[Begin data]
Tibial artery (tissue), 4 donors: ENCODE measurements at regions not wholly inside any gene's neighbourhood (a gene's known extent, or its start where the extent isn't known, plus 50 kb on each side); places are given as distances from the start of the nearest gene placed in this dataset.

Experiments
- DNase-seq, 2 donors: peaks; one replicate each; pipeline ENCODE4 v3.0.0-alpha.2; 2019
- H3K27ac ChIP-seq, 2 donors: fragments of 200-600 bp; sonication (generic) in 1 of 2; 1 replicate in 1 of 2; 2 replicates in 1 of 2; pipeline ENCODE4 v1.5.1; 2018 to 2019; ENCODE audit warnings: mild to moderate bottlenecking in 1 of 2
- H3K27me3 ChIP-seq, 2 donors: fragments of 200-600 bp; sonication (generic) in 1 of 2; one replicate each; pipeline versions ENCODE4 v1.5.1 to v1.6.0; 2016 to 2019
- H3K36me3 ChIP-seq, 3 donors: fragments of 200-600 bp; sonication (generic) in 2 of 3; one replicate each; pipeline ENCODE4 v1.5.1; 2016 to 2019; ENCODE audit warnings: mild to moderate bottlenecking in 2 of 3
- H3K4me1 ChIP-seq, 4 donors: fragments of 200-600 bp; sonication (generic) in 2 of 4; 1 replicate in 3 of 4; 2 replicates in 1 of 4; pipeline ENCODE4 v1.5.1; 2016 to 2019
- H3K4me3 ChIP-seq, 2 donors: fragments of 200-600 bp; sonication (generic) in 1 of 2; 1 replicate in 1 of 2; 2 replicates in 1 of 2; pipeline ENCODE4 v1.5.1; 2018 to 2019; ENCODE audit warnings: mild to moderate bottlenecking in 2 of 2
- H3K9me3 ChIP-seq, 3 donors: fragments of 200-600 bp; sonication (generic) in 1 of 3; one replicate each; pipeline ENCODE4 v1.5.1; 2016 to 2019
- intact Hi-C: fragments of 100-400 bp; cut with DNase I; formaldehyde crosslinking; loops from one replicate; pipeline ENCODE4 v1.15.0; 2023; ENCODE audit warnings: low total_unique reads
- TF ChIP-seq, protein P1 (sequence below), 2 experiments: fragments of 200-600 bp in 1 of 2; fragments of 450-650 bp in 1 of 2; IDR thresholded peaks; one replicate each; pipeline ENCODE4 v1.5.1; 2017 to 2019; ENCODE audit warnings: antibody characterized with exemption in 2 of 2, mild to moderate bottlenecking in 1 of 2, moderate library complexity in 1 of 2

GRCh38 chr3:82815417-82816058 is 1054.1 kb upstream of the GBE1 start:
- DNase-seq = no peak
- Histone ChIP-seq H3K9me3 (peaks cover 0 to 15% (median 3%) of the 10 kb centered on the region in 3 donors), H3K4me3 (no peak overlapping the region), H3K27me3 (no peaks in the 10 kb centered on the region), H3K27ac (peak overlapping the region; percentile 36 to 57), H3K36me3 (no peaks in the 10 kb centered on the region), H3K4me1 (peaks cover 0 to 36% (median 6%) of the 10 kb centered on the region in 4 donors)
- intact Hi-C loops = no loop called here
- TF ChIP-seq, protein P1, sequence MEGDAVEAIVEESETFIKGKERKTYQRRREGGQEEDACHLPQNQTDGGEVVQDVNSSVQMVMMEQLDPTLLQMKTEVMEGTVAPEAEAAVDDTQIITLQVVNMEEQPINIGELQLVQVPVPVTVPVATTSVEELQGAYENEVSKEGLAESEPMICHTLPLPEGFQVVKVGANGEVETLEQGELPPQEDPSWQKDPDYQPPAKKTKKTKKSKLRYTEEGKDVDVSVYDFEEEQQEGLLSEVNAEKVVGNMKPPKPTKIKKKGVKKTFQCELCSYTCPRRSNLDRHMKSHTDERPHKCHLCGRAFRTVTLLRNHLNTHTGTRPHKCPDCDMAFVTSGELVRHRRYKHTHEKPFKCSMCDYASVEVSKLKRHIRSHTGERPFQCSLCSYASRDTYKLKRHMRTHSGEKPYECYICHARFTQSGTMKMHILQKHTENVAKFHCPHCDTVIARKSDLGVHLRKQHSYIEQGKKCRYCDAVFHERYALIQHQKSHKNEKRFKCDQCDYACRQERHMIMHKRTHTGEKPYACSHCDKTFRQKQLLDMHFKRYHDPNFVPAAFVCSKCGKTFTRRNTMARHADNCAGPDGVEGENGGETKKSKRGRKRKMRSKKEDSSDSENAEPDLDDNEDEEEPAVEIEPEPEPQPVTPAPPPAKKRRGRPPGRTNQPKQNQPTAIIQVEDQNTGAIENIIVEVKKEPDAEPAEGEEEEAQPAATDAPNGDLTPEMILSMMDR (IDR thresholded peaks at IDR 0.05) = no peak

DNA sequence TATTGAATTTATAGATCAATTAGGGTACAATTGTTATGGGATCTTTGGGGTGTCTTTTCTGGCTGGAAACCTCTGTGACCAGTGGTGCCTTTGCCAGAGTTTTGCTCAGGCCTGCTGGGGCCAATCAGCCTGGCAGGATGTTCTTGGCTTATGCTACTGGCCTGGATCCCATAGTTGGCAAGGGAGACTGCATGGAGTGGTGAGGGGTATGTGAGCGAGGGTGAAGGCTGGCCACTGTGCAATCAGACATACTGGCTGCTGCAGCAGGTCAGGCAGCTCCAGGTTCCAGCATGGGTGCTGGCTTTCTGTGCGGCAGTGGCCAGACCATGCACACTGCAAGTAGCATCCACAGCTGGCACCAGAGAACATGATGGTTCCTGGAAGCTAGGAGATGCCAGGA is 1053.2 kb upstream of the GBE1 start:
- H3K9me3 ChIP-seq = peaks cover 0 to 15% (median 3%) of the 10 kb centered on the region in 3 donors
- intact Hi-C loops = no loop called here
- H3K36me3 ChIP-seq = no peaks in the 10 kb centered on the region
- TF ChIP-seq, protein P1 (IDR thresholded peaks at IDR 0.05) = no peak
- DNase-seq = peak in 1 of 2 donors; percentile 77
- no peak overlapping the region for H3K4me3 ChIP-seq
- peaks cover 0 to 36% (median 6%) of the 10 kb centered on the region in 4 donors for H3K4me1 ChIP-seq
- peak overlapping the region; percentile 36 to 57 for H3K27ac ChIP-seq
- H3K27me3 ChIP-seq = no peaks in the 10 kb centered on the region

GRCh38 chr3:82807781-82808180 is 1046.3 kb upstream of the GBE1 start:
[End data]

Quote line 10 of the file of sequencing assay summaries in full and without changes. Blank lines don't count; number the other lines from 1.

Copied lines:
- intact Hi-C: fragments of 100-400 bp; cut with DNase I; formaldehyde crosslinking; loops from one replicate; pipeline ENCODE4 v1.15.0; 2023; ENCODE audit warnings: low total_unique reads